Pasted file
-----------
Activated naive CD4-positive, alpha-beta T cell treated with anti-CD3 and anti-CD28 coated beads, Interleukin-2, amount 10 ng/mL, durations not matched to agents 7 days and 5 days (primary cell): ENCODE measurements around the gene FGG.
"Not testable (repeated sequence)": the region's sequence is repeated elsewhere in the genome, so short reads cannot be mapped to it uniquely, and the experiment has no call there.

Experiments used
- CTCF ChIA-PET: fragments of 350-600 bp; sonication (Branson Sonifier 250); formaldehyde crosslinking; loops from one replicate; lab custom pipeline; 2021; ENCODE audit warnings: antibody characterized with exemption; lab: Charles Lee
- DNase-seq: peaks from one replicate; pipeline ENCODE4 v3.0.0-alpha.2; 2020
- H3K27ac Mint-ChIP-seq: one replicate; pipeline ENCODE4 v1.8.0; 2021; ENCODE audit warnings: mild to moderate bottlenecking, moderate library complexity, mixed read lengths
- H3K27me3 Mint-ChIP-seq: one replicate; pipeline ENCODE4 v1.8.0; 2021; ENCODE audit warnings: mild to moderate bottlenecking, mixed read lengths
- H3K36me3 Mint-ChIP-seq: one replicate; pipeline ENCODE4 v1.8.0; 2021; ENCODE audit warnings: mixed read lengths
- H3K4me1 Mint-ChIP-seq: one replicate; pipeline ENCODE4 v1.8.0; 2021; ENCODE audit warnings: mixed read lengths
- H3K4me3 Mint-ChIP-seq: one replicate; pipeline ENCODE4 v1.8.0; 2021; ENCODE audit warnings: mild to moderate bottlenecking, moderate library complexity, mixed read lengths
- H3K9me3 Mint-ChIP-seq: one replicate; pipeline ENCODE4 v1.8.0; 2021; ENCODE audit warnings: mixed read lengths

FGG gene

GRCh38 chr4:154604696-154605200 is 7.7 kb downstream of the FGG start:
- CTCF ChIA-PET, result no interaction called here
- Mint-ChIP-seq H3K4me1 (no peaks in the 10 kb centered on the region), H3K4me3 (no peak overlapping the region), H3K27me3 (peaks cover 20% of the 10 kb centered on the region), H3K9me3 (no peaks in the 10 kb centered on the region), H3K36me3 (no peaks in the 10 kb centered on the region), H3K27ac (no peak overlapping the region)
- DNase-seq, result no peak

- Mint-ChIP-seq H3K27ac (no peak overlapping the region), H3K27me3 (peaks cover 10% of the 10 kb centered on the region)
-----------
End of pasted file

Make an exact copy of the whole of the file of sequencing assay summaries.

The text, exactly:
Activated naive CD4-positive, alpha-beta T cell treated with anti-CD3 and anti-CD28 coated beads, Interleukin-2, amount 10 ng/mL, durations not matched to agents 7 days and 5 days (primary cell): ENCODE measurements around the gene FGG.
"Not testable (repeated sequence)": the region's sequence is repeated elsewhere in the genome, so short reads cannot be mapped to it uniquely, and the experiment has no call there.

Experiments used
- CTCF ChIA-PET: fragments of 350-600 bp; sonication (Branson Sonifier 250); formaldehyde crosslinking; loops from one replicate; lab custom pipeline; 2021; ENCODE audit warnings: antibody characterized with exemption; lab: Charles Lee
- DNase-seq: peaks from one replicate; pipeline ENCODE4 v3.0.0-alpha.2; 2020
- H3K27ac Mint-ChIP-seq: one replicate; pipeline ENCODE4 v1.8.0; 2021; ENCODE audit warnings: mild to moderate bottlenecking, moderate library complexity, mixed read lengths
- H3K27me3 Mint-ChIP-seq: one replicate; pipeline ENCODE4 v1.8.0; 2021; ENCODE audit warnings: mild to moderate bottlenecking, mixed read lengths
- H3K36me3 Mint-ChIP-seq: one replicate; pipeline ENCODE4 v1.8.0; 2021; ENCODE audit warnings: mixed read lengths
- H3K4me1 Mint-ChIP-seq: one replicate; pipeline ENCODE4 v1.8.0; 2021; ENCODE audit warnings: mixed read lengths
- H3K4me3 Mint-ChIP-seq: one replicate; pipeline ENCODE4 v1.8.0; 2021; ENCODE audit warnings: mild to moderate bottlenecking, moderate library complexity, mixed read lengths
- H3K9me3 Mint-ChIP-seq: one replicate; pipeline ENCODE4 v1.8.0; 2021; ENCODE audit warnings: mixed read lengths

FGG gene

GRCh38 chr4:154604696-154605200 is 7.7 kb downstream of the FGG start:
- CTCF ChIA-PET, result no interaction called here
- Mint-ChIP-seq H3K4me1 (no peaks in the 10 kb centered on the region), H3K4me3 (no peak overlapping the region), H3K27me3 (peaks cover 20% of the 10 kb centered on the region), H3K9me3 (no peaks in the 10 kb centered on the region), H3K36me3 (no peaks in the 10 kb centered on the region), H3K27ac (no peak overlapping the region)
- DNase-seq, result no peak

- Mint-ChIP-seq H3K27ac (no peak overlapping the region), H3K27me3 (peaks cover 10% of the 10 kb centered on the region)